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Experiments in Self-determination

Histories of the outstation movement in Australia


Peterson, N. & Myers, F. (2016) Experiments in Self-determination: Histories of the outstation movement in Australia, Acton ACT: ANU Press

'Outstations, which dramatically increased in numbers in the 1970s, are small, decentralised and relatively permanent communities of kin established by Aboriginal people on land that has social, cultural or economic significance to them. In 2015 they yet again came under attack, this time as an expensive lifestyle choice that can no longer be supported by state governments. Yet outstations are the original, and most striking, manifestation of remote-area Aboriginal people’s aspirations for self-determination, and of the life projects by which they seek, and have sought, autonomy in deciding the meaning of their life independently of projects promoted by the state and market. They are not simply projects of isolation from outside influences, as they have sometimes been characterised, but attempts by people to take control of the course of their lives. In the sometimes acrimonious debates about outstations, the lived experiences, motivations and histories of existing communities are missing. For this reason, we invited a number of anthropological witnesses to the early period in which outstations gained a purchase in remote Australia to provide accounts of what these communities were like, and what their residents’ aspirations and experiences were…' —Professor Francoise Dussart, University of Connecticut.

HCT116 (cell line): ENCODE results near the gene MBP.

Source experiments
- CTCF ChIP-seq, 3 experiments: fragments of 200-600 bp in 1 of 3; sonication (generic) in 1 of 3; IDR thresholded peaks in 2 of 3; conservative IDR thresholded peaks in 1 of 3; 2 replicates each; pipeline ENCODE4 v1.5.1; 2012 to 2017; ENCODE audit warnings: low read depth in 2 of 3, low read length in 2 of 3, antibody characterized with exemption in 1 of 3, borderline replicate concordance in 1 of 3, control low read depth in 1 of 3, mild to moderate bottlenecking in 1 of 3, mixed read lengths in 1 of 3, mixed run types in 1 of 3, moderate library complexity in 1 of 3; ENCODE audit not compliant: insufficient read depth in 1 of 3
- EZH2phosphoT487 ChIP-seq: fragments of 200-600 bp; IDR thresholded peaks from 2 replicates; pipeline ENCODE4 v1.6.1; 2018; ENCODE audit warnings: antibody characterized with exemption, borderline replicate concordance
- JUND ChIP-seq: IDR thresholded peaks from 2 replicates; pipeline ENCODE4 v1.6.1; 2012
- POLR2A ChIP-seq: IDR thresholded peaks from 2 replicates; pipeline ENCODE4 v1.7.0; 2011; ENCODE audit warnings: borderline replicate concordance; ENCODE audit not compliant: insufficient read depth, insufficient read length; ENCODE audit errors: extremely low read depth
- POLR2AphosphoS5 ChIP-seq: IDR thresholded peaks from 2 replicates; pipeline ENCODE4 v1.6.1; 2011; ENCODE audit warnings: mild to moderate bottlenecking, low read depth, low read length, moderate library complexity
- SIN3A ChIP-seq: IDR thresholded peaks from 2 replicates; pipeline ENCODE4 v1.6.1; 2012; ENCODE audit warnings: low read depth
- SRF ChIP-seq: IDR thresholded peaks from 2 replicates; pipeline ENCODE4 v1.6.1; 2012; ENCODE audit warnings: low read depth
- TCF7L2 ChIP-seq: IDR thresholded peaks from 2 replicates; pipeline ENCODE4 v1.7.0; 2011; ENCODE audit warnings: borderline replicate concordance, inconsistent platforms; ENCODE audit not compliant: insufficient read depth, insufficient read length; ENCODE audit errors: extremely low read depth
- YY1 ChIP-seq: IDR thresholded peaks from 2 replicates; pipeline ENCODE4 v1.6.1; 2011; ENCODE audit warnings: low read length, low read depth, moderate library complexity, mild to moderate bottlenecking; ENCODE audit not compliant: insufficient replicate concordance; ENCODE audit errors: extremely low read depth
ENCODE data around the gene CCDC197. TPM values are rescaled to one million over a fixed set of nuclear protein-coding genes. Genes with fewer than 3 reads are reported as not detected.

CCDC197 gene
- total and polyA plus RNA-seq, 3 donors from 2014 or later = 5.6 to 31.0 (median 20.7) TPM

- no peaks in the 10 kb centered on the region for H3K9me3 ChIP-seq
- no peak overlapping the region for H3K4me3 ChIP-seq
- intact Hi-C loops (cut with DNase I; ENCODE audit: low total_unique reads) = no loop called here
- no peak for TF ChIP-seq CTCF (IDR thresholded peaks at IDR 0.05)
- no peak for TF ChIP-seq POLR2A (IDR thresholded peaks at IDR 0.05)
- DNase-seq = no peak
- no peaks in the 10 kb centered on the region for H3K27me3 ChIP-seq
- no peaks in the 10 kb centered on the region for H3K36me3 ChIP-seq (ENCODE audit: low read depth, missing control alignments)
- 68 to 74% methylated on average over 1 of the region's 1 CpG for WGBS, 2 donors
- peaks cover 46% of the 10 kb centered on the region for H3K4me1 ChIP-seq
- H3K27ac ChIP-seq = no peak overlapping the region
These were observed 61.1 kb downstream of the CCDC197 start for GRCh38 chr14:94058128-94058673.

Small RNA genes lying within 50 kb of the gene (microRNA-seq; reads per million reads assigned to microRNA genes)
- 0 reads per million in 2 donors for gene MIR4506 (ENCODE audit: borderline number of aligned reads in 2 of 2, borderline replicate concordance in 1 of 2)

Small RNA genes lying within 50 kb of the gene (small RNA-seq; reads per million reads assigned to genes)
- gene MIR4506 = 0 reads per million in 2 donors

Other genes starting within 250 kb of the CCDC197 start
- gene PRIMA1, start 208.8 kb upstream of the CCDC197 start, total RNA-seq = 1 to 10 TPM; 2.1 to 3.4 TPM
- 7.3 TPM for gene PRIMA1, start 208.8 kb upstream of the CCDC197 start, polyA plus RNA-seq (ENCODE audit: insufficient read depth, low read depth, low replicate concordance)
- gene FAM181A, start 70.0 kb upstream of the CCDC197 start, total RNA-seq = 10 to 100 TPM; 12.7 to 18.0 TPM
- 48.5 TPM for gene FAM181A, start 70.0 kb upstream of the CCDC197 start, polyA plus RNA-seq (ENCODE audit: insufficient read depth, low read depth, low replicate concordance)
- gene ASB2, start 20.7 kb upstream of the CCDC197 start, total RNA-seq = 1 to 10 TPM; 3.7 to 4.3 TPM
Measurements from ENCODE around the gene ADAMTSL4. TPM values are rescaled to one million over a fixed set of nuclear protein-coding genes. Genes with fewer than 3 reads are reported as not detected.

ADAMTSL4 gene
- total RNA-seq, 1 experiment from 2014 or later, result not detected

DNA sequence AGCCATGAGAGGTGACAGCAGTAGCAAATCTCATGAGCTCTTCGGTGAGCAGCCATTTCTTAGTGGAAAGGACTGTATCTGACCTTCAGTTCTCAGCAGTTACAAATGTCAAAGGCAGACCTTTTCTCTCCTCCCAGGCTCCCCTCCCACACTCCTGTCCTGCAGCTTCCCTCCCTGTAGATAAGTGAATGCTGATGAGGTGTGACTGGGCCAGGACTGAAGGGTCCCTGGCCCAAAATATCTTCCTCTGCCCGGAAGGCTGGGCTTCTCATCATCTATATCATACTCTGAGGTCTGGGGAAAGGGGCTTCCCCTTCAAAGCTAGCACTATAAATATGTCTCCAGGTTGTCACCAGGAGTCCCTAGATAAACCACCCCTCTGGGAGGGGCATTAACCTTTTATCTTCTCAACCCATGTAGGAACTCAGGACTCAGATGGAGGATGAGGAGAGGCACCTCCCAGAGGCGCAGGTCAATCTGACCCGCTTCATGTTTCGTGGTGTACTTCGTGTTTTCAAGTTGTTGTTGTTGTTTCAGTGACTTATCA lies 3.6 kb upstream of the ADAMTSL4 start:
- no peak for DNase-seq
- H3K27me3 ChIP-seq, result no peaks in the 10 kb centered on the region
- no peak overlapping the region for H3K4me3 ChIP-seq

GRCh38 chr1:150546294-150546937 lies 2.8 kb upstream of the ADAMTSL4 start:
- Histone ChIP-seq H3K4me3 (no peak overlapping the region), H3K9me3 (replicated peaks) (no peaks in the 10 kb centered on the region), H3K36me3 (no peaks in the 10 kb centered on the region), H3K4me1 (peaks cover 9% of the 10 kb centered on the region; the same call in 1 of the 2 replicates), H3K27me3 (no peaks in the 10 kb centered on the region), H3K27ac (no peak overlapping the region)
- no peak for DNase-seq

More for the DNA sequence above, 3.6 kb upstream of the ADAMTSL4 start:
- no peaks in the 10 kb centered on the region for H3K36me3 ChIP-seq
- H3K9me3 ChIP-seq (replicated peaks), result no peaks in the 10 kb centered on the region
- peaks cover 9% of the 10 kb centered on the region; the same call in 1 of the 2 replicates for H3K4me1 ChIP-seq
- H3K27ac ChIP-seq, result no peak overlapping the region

• Fred Myers is the Silver Professor of Anthropology at New York University. Myers has written frequently on questions of place and personhood, on Western Desert painting, and more generally on culture, objects and identity as they are understood within Indigenous communities.

  • Nicolas Peterson is Professor of Anthropology in the School of Archaeology and Anthropology at The Australian National University. His main areas of research have been with Yolngu people in northeast Arnhem Land and Warlpiri people in the Tanami desert.